Ramesh Grandhi

University of Pittsburgh, Pittsburgh, Pennsylvania, United States

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Publications (21)72.09 Total impact

  • JAMA The Journal of the American Medical Association 09/2014; 312(10):1057-1058. · 29.98 Impact Factor
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    ABSTRACT: Hemifacial spasm (HFS) is a condition that may severely reduce patients' quality of life. We sought to determine the sensitivity and specificity of thin-slice T2 magnetic resonance imaging (MRI) for detecting vascular compression in HFS patients. Prospective information was collected on 28 patients with HFS who presented to our center between March 2011 and March 2012 with thin-slice T2 MR imaging. The sensitivity and specificity for differentiating patients from controls were calculated. Sensitivities were 78.6% and 92.9% for the blinded radiologists and 75% for the partially blinded neurosurgeon. Specificities were 42.9% and 28.6% for the blinded radiologists and 75% for the partially blinded neurosurgeon. Magnetic resonance imaging of the facial nerve can guide clinicians in selecting patients who are good surgical candidates. Thin-slice T2 MRI should be viewed as supportive rather than diagnostic. © 2014 International Parkinson and Movement Disorder Society
    Movement Disorders 07/2014; · 5.63 Impact Factor
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    ABSTRACT: ABSTRACT Fenestrations of the posterior communicating artery (PCoA) are extremely rare. Associated aneurysms have only been documented three times in the literature, and none associated with a subarachnoid hemorrhage. We describe a 52 year-old female who presented with a subarachnoid hemorrhage secondary to a ruptured saccular aneurysm at the proximal limb of a fenestrated right PCoA. The patient was also found to have bilateral middle cerebral artery (MCA) aneurysms. Surgical management included surmising the etiology of the subarachnoid hemorrhage with subsequent clipping of both the right PCoA and MCA aneurysm. The potential embryological mechanisms leading to a PCoA fenestration are discussed.
    The International journal of neuroscience 04/2014; · 0.86 Impact Factor
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    ABSTRACT: Two key discoveries in the 19th century-infection control and the development of general anesthesia-provided an impetus for the rapid advancement of surgery, especially within the field of neurosurgery. Improvements in anesthesia and perioperative care, in particular, fostered the development of meticulous surgical technique conducive to the refinement of neuroanatomical understanding and optimization of neurosurgical procedures and outcomes. Yet, even dating back to the earliest times, some form of anesthesia or perioperative pain management was used during neurosurgical procedures. Despite a few reports on anesthesia published around the time of William Morton's now-famous public demonstration of ether anesthesia in 1846, relatively little is known or written of early anesthetics in neurosurgery. In the present article the authors discuss the history of anesthesia pertaining to neurosurgical procedures and draw parallels between the refinements and developments in anesthesia care over time with some of the concomitant advances in neurosurgery.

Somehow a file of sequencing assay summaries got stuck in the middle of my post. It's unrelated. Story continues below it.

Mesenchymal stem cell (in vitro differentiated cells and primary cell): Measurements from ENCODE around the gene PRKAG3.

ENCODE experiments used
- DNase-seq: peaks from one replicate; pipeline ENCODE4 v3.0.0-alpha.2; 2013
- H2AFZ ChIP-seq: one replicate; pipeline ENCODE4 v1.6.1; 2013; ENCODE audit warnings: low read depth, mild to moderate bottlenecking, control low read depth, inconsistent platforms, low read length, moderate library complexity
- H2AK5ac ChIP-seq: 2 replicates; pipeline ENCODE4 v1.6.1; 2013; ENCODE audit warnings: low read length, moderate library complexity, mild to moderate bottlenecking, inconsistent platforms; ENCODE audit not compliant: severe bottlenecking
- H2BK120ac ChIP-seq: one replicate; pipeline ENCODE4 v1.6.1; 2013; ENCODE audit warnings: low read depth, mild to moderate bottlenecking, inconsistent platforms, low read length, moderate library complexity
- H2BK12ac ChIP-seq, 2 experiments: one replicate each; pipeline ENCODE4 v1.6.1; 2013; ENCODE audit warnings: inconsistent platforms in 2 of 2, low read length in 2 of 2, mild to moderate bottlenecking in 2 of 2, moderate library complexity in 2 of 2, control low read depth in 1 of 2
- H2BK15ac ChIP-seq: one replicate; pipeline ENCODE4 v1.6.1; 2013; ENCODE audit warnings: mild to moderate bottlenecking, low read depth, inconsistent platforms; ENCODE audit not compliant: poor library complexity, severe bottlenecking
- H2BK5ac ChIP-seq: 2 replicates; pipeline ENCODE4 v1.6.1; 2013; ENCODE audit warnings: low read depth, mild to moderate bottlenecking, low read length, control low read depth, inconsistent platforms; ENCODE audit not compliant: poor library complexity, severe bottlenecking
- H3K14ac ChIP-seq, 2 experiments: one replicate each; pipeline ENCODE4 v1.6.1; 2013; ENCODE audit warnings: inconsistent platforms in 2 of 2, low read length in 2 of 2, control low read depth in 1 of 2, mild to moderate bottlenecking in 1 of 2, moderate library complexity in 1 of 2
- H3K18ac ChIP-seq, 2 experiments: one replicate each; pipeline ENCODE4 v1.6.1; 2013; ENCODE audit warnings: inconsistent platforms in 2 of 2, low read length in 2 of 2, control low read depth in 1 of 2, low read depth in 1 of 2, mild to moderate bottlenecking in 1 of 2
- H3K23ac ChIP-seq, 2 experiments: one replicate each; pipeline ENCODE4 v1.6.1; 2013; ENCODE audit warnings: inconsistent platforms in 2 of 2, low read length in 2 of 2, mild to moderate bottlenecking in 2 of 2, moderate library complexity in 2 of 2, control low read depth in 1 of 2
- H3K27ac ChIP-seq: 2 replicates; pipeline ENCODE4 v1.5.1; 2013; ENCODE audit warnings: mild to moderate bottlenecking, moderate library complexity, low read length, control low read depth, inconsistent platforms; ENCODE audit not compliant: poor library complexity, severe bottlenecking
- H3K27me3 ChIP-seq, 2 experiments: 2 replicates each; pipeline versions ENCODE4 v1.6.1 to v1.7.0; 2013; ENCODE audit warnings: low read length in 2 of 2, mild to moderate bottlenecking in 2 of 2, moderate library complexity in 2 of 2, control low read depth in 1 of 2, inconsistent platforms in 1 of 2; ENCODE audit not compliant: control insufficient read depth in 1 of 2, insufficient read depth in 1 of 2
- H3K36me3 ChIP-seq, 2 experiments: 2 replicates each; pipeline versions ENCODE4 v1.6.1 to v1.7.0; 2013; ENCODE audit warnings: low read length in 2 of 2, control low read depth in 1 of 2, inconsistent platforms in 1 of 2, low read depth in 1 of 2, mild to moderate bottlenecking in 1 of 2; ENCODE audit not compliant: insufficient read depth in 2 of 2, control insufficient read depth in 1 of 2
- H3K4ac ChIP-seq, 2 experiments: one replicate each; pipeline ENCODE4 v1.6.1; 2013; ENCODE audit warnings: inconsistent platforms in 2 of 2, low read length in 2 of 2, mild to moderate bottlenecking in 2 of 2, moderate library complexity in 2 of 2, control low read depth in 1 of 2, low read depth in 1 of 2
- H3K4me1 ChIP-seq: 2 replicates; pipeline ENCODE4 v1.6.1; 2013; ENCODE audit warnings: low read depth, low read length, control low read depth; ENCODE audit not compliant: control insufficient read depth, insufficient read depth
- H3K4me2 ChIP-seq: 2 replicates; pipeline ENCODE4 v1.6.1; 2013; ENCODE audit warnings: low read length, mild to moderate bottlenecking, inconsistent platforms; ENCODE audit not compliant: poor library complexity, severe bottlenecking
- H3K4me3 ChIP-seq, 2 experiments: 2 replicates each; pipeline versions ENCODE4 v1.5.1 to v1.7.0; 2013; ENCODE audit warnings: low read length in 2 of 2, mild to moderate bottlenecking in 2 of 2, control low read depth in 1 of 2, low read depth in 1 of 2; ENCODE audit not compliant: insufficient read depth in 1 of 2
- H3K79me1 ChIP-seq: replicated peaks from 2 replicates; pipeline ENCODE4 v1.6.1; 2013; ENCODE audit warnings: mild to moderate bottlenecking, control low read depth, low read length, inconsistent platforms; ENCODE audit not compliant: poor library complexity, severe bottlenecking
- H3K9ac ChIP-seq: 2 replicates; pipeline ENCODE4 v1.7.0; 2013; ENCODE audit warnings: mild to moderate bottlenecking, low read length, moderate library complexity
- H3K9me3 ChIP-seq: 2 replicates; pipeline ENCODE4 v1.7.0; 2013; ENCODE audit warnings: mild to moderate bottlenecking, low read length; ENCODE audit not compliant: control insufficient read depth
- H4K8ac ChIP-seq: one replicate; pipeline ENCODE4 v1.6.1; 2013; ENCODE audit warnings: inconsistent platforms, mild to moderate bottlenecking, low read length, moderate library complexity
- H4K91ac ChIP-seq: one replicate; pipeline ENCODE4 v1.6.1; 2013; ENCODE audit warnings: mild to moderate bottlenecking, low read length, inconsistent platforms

Neurosurgical FOCUS 04/2014; 36(4):E2. · 2.49 Impact Factor
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    ABSTRACT: External ventricular drain (EVD) placement is often a routine but lifesaving neurosurgical procedure performed throughout the world. Misadventures involving the procedure are well documented throughout the literature. However, we present a unique case of middle meningeal artery pseudoaneurysm formation after EVD placement not before described and provide a review of the literature.
    Journal of neuroimaging: official journal of the American Society of Neuroimaging 02/2014; · 3.36 Impact Factor
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    ABSTRACT: To describe procedural aspects and clinical outcomes in a consecutive series of patients in whom manual aspiration thrombectomy (MAT) was performed as the first treatment modality with other techniques used only in case MAT did not yield recanalization. A retrospective review of a prospectively acquired acute stroke intervention database was performed. Primary MAT was carried out with a preference for the largest catheter considered to be trackable into the target occlusive lesion. The catheter was wedged into the thrombus followed by manual aspiration with a 20 ml syringe. 112 consecutive patients were evaluated. The median age was 66 years and the median NIH Stroke Scale score was 17. Occlusion locations included the M1 (62%), M2 (8%), internal carotid artery terminus (19%) and the vertebrobasilar artery (11%). Patients with anterior occlusions had tandem extracranial/intracranial occlusive lesions in 18.7% Median time from symptom onset to groin puncture was 267 min, and from groin puncture to recanalization was 70 min. Successful recanalization (defined as Thrombolysis in Cerebral Infarction (TICI) 2b/3) with primary MAT was 59% with a median of two passes. 41% of patients required the use of adjunctive therapy yielding an overall recanalization rate of TICI 2b/3 (86%) and TICI 3 (30.6%). Parenchymal hematoma of any type (PH1/PH2) was seen in 9.8% of patients, with symptomatic hemorrhage in 6%. Favorable outcomes (90-day modified Rankin Scale ≤2) were 46%. Mortality at 3 months was 31%. Primary MAT was associated with faster procedural times (mean 63 vs 97 min, p<0.0001) but not with higher rates of favorable outcomes. Primary MAT is an alternative endovascular recanalization technique with reasonable first pass efficacy that will likely improve with technology and experience.